About the College
Math professors awarded Simons Fellowships
Professor Gregory J. Galloway, chair of the Department of Mathematics, and Professor Michelle Wachs Galloway, also of mathematics and a Cooper Fellow of the College of Arts and Sciences, have been named Simons Fellows in 2013.
The fellowship is named for Jim Simons, a mathematician who founded Renaissance Technologies, one of the world’s most successful hedge funds that operates based on mathematical and computer models. Awarded through his Simons Foundation, which is dedicated to advancing math and science research, the Simons Fellowship extends the professors’ semester research sabbatical into a year-long period of study.
“This is only the second year of the Simons Fellowship, but already it has been awarded to some of the best mathematicians at the top universities in the world,” Galloway said. “Very few schools have more than one recipient. It was a big surprise, and quite an honor for both of us to be selected.”
In 2013, both professors will spend a portion of their fellowships in Berkeley, California. Galloway is an organizer of a semester-long program on mathematical relativity at Mathematical Sciences Research Institute (MSRI), and will serve there as an Eisenbud Professor in the fall. In the spring, he will join the Gravitational Physics group at the University of Vienna, Austria as a visiting scholar. Wachs will be a visiting scholar in the University of California, Berkeley’s mathematics department, where she will continue her research in algebraic combinatorics.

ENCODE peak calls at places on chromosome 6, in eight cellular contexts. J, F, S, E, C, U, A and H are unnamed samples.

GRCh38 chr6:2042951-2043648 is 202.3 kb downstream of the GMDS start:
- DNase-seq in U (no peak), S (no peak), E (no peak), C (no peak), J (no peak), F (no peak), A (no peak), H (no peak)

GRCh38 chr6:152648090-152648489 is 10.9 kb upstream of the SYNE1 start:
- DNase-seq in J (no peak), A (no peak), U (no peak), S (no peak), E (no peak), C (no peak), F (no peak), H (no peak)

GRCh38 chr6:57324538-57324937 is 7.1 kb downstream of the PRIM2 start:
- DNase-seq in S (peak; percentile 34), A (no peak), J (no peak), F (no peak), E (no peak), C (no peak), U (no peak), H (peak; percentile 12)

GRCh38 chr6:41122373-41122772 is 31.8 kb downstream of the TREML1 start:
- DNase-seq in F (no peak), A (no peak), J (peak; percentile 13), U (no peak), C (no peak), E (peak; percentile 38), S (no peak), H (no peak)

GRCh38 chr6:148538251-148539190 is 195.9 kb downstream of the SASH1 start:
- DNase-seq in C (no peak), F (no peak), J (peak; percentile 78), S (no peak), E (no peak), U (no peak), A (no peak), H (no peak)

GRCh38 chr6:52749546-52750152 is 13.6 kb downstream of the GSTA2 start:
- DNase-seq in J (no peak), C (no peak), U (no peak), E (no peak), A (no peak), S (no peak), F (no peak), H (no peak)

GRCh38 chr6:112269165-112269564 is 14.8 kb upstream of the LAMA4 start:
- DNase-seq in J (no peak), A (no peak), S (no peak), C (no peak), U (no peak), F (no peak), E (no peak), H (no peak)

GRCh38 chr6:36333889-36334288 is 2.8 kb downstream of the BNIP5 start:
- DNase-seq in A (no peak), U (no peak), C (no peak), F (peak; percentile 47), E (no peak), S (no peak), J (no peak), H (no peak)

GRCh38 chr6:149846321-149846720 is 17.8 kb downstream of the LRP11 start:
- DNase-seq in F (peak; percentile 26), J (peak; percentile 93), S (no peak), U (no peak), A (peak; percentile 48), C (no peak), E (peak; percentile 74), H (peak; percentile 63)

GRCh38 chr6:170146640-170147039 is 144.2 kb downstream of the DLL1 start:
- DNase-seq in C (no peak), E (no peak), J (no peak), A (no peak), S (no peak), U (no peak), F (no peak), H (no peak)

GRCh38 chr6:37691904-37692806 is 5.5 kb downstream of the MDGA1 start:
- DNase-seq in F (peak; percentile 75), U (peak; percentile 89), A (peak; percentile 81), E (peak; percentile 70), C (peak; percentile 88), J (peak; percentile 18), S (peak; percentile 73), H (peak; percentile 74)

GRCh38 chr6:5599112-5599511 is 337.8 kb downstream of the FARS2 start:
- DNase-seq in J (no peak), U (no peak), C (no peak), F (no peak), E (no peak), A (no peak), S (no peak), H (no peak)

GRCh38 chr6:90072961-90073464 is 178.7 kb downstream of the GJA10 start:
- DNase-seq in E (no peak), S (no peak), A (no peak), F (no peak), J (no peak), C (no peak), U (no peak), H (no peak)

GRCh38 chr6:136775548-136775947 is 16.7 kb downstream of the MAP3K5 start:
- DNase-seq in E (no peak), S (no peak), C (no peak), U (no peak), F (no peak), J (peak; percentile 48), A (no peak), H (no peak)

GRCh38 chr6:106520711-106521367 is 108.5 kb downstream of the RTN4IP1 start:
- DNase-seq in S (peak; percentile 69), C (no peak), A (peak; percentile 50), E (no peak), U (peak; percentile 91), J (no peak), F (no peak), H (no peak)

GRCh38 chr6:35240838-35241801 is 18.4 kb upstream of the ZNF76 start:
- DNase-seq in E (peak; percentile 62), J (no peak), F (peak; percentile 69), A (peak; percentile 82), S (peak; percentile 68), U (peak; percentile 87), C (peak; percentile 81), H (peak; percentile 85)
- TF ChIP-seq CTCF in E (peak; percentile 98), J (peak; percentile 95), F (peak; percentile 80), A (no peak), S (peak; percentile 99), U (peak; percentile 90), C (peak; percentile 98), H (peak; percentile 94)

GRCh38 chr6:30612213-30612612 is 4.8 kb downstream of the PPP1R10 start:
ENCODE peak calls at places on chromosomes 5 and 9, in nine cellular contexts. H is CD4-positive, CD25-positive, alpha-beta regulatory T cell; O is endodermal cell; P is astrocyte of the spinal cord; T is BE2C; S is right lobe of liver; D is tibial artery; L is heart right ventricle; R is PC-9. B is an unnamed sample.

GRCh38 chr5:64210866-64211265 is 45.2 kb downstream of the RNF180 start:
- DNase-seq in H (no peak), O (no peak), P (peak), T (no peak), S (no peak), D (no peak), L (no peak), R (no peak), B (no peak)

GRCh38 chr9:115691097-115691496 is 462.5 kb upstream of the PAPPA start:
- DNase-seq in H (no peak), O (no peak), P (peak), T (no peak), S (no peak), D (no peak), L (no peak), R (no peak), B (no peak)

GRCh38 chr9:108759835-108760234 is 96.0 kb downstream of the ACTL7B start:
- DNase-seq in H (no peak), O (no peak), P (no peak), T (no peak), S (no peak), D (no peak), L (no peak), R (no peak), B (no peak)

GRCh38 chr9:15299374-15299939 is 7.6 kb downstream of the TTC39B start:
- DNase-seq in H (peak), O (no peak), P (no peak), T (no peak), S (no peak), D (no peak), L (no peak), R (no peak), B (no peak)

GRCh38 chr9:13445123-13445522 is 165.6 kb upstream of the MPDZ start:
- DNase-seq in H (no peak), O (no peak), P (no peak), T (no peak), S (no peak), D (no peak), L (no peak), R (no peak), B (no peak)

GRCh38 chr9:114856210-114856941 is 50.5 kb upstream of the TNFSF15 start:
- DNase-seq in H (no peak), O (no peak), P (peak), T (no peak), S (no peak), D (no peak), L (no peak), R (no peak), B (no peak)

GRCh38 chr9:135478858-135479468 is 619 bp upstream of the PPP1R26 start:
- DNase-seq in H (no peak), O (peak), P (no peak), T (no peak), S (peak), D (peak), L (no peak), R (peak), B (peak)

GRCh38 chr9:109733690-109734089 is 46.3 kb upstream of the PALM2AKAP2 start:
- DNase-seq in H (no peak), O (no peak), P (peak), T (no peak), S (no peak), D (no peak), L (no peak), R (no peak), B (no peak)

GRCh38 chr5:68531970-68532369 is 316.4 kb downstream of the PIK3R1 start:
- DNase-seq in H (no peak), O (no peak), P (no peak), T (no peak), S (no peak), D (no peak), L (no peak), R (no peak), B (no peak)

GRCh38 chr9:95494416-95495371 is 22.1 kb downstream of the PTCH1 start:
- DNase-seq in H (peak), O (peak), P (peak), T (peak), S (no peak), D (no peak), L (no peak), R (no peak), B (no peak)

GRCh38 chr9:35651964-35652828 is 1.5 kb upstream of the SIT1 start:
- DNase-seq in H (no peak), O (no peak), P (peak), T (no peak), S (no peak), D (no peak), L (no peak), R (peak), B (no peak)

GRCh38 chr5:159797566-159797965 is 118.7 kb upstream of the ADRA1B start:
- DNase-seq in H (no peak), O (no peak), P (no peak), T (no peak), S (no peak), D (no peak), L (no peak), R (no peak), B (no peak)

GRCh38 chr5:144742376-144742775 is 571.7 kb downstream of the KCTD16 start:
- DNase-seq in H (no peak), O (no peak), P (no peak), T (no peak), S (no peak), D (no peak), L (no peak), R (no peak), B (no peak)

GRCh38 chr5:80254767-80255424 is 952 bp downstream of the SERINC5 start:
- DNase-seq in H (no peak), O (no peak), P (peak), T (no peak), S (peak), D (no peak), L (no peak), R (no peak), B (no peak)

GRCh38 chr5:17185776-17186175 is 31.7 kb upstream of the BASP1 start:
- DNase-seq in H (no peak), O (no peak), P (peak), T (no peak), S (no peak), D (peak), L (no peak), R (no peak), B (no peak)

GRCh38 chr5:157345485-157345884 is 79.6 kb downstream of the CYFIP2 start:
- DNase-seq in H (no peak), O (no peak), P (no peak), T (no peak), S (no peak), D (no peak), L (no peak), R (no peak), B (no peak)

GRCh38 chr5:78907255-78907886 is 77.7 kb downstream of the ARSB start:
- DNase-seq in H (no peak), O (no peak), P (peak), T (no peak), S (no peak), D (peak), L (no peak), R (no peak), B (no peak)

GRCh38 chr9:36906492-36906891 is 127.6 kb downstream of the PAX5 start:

“Some of the problems that you work on as a mathematician really require time to focus intensely on them,” Wachs said. “Not only will this fellowship give us an opportunity for intensive research, but we’ll also be working among the leading figures in our fields.”
Galloway’s research focuses on the interface of differential geometry and General Relativity, Einstein’s geometric theory of gravity. Most recently, he has studied the properties of marginally trapped surfaces, which signal the onset of gravitational collapse and the formation of a black hole.
Wachs’s fellowship will support her research in algebraic combinatorics, which seeks to develop connections between combinatorics (the science of counting, arranging and analyzing concrete discrete configurations) and fields of pure mathematics that involve sophisticated abstract algebraic structures. “The discrete configurations that are studied in combinatorics arise in various fields of mathematics, computer science, physics, biology and engineering; DNA sequences, phylogenetic trees, and communications networks are all examples of discrete configurations,” she said. “Combinatorial methods are playing an increasing role in these fields.”
Two graduate students also will work with the professors on their research. Carlos Vega will work with Galloway as a post-doc, and Rafael S. González D'león will work with Wachs.
January 29, 2013